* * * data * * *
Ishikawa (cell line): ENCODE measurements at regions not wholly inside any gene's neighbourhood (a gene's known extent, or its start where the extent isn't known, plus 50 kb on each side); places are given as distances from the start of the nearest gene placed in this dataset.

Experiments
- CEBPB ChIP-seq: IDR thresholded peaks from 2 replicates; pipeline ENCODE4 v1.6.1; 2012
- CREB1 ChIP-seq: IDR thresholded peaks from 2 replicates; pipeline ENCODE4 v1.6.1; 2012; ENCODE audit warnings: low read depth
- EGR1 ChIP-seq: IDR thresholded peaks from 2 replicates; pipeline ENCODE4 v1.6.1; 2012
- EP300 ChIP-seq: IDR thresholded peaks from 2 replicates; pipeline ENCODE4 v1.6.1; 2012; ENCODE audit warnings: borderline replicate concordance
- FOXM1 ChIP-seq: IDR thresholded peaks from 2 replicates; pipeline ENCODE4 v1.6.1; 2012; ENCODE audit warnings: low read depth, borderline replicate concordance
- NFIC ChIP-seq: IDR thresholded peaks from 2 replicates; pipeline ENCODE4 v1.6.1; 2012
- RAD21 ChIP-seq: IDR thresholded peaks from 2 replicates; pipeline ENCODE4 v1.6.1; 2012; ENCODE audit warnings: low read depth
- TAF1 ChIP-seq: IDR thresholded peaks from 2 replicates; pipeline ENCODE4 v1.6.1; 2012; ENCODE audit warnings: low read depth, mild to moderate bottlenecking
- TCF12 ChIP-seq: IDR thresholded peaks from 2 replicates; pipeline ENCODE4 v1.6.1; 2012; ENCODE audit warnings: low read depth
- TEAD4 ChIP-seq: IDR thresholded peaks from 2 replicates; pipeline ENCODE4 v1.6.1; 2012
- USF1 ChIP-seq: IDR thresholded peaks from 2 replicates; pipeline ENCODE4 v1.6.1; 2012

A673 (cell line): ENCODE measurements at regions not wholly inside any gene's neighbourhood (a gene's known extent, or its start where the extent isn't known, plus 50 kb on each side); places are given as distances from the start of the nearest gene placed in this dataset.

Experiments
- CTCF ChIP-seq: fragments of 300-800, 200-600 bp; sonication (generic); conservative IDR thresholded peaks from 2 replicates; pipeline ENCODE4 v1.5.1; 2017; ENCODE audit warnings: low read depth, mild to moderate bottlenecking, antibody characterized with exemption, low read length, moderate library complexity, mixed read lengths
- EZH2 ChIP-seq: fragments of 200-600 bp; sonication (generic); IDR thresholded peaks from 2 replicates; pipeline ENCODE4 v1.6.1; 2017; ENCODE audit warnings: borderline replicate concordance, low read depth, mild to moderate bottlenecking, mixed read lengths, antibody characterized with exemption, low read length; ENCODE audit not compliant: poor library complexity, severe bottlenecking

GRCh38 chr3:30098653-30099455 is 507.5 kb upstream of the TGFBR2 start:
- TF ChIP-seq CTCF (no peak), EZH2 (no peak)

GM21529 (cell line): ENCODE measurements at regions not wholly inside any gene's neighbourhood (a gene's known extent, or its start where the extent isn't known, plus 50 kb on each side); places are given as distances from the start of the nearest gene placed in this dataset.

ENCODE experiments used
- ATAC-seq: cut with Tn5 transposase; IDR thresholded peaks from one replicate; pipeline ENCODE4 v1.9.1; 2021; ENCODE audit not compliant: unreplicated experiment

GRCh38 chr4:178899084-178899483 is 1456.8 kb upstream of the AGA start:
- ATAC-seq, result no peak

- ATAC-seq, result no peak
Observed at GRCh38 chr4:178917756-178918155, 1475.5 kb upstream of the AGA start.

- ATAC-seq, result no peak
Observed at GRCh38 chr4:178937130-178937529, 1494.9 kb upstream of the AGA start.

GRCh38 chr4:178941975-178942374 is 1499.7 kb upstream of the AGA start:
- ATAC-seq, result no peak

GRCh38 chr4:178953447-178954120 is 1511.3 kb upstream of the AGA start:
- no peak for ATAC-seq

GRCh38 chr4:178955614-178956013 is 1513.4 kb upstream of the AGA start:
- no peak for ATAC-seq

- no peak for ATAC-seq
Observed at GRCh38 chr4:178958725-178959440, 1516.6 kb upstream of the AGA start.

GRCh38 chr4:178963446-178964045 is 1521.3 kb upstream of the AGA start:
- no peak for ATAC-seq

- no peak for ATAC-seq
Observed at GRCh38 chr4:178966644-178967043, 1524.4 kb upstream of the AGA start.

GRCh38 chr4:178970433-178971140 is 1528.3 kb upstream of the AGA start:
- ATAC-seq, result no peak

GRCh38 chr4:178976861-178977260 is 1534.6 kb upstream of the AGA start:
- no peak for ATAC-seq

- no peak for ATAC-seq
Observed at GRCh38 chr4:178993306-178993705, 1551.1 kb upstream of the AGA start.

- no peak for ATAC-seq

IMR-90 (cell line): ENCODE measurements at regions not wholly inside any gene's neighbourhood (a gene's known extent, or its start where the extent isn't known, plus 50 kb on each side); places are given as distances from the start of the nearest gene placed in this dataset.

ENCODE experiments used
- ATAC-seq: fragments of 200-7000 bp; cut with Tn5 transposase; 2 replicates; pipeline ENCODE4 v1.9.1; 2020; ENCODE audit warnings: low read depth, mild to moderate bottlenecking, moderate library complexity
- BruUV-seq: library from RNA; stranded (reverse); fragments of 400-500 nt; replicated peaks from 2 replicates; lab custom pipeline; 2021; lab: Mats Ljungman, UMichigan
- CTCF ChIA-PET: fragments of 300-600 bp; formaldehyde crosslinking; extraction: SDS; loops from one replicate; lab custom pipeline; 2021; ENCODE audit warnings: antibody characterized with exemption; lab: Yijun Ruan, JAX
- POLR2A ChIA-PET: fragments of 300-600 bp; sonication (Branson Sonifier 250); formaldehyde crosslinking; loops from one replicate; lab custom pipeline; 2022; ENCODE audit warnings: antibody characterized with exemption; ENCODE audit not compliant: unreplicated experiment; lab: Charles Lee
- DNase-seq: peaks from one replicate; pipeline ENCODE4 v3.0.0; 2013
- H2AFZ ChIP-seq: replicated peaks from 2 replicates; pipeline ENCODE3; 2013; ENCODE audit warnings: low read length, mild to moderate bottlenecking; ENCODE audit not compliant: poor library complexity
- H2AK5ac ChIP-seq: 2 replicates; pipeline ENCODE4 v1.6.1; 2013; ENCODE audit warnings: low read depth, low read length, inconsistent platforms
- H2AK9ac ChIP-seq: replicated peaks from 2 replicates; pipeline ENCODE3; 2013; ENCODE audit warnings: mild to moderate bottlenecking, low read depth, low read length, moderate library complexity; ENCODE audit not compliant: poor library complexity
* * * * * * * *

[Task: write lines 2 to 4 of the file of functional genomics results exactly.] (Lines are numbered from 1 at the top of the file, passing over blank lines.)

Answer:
Experiments
- CEBPB ChIP-seq: IDR thresholded peaks from 2 replicates; pipeline ENCODE4 v1.6.1; 2012
- CREB1 ChIP-seq: IDR thresholded peaks from 2 replicates; pipeline ENCODE4 v1.6.1; 2012; ENCODE audit warnings: low read depth